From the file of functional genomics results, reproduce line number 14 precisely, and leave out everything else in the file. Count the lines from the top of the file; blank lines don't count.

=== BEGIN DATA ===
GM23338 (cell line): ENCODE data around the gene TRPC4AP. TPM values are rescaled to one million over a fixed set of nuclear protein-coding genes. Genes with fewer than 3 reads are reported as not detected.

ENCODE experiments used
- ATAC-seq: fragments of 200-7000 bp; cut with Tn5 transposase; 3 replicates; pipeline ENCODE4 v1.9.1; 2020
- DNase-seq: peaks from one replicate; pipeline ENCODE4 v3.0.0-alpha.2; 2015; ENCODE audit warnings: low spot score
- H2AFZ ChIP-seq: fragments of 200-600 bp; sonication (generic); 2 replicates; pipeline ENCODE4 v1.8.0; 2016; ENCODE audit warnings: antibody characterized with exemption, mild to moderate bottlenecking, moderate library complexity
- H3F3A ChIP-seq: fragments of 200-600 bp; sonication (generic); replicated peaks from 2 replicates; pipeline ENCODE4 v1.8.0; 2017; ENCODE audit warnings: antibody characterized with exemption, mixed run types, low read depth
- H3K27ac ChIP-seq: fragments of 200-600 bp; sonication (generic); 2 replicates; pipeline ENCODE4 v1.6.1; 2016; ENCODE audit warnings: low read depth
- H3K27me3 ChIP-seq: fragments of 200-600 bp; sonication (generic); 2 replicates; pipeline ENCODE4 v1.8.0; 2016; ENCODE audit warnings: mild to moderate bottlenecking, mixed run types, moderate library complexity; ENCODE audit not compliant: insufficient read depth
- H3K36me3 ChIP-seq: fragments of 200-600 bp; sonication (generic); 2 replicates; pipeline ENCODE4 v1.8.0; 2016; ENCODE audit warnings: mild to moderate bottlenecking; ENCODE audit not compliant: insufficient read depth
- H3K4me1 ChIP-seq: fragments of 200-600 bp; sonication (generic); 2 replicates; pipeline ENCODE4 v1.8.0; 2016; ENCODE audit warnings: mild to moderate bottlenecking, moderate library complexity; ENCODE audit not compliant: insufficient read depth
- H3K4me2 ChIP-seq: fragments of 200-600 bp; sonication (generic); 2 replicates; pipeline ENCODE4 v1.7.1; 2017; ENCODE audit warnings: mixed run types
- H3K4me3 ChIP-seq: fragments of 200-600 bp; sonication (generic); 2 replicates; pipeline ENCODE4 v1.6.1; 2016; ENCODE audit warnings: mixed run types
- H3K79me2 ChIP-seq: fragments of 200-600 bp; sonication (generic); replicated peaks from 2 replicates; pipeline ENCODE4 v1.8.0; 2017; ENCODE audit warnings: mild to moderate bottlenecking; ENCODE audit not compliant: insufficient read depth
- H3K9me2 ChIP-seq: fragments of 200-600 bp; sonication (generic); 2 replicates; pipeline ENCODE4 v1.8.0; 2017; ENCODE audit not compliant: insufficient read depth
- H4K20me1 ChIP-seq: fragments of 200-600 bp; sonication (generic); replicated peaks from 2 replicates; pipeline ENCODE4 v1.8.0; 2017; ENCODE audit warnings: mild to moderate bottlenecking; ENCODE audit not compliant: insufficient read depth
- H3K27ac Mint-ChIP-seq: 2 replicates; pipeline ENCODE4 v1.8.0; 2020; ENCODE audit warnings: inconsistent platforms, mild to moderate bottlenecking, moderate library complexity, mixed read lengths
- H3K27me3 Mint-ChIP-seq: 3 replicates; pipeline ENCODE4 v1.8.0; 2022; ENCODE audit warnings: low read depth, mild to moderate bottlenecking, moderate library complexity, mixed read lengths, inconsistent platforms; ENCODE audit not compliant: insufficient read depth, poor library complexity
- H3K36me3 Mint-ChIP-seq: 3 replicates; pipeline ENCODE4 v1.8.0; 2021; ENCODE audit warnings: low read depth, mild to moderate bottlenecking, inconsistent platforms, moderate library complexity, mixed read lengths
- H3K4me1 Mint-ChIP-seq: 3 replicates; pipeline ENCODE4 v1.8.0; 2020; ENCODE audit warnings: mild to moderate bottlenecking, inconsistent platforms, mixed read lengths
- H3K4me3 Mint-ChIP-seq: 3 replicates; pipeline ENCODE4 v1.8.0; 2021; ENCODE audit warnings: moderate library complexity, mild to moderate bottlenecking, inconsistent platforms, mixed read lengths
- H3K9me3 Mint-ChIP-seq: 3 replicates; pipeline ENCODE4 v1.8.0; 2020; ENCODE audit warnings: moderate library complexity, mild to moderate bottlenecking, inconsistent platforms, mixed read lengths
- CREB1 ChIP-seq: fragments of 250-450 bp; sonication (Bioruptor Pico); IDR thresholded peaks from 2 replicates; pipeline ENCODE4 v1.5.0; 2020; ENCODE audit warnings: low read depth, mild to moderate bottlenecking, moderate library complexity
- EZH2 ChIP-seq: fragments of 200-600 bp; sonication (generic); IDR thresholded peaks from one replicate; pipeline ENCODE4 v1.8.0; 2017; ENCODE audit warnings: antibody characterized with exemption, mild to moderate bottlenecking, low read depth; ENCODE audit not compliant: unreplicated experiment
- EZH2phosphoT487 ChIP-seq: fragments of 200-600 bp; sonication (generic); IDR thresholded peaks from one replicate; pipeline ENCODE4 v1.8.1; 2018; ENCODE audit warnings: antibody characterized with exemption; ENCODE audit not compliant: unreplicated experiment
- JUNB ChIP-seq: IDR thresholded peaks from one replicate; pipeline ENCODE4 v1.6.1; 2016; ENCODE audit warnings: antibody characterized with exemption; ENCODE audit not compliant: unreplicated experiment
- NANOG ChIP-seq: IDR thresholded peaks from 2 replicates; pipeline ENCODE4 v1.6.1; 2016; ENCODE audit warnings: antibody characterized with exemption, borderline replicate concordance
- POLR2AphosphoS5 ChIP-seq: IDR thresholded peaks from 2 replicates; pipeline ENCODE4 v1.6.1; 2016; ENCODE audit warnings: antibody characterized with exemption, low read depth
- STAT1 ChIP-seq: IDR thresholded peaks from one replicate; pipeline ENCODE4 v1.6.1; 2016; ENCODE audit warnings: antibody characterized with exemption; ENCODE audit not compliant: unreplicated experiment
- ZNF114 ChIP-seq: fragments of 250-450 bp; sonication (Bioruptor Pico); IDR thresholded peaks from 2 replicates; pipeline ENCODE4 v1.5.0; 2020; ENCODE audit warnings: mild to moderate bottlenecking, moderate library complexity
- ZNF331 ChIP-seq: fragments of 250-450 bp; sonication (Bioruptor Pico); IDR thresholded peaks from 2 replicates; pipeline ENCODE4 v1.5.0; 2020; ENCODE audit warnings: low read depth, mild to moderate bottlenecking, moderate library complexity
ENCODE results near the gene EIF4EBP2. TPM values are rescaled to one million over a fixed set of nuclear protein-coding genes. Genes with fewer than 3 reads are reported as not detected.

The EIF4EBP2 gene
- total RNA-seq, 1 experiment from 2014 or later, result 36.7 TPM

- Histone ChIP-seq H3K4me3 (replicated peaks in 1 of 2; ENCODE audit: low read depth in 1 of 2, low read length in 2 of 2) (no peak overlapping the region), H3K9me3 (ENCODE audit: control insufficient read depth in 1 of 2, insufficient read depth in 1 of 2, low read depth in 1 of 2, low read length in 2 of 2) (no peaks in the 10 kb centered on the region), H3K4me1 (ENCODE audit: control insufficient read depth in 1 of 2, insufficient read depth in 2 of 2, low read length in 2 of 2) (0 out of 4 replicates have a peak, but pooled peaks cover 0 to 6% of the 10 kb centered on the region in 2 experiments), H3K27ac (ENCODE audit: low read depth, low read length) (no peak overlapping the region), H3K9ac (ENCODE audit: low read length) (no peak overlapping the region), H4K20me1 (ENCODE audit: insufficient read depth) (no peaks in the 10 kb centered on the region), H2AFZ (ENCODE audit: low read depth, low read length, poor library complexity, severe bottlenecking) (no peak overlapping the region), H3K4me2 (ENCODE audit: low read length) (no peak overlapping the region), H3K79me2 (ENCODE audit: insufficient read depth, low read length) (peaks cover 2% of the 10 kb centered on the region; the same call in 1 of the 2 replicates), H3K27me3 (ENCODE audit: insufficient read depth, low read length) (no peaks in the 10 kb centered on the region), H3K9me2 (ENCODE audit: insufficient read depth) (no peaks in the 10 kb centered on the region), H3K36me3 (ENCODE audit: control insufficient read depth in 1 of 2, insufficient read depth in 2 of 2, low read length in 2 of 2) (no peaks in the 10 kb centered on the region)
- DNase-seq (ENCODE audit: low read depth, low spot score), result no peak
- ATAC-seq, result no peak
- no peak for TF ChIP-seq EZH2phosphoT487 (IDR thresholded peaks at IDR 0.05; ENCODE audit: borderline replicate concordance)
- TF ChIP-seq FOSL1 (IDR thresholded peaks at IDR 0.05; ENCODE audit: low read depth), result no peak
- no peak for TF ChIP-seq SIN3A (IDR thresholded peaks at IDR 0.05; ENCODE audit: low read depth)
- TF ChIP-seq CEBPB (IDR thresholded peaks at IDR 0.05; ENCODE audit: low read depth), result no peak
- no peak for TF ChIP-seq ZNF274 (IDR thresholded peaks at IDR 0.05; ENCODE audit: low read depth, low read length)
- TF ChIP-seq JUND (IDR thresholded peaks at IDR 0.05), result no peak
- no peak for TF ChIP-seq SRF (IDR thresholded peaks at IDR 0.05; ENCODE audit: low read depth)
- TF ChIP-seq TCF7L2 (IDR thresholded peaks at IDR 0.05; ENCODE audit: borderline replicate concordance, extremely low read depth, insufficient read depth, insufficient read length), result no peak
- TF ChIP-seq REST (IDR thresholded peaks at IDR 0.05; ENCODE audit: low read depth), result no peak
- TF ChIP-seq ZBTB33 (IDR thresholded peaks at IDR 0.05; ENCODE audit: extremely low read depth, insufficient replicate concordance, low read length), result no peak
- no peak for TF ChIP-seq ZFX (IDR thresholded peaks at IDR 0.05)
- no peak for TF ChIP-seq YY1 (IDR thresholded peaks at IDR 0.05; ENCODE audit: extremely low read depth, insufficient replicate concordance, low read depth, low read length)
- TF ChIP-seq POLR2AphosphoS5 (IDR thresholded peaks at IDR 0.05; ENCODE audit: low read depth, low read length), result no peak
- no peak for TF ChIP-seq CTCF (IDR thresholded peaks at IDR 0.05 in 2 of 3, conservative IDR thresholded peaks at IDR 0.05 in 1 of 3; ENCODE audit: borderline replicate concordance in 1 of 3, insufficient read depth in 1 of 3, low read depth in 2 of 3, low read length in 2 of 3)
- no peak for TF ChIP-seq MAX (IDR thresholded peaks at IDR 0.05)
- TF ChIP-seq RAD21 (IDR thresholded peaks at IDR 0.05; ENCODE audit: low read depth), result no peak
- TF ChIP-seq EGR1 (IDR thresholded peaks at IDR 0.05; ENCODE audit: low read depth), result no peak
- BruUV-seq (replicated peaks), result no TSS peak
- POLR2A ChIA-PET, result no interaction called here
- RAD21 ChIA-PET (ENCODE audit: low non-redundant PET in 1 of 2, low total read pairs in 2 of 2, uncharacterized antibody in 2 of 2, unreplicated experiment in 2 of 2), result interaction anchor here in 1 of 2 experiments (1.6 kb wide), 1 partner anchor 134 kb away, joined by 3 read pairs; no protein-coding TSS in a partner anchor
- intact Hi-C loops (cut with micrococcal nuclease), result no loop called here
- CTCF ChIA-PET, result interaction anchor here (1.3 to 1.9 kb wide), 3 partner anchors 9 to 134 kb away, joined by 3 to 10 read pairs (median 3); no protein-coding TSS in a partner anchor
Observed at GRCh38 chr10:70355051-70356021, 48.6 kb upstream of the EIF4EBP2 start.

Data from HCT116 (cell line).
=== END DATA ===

- H3K9me2 ChIP-seq: fragments of 200-600 bp; sonication (generic); 2 replicates; pipeline ENCODE4 v1.8.0; 2017; ENCODE audit not compliant: insufficient read depth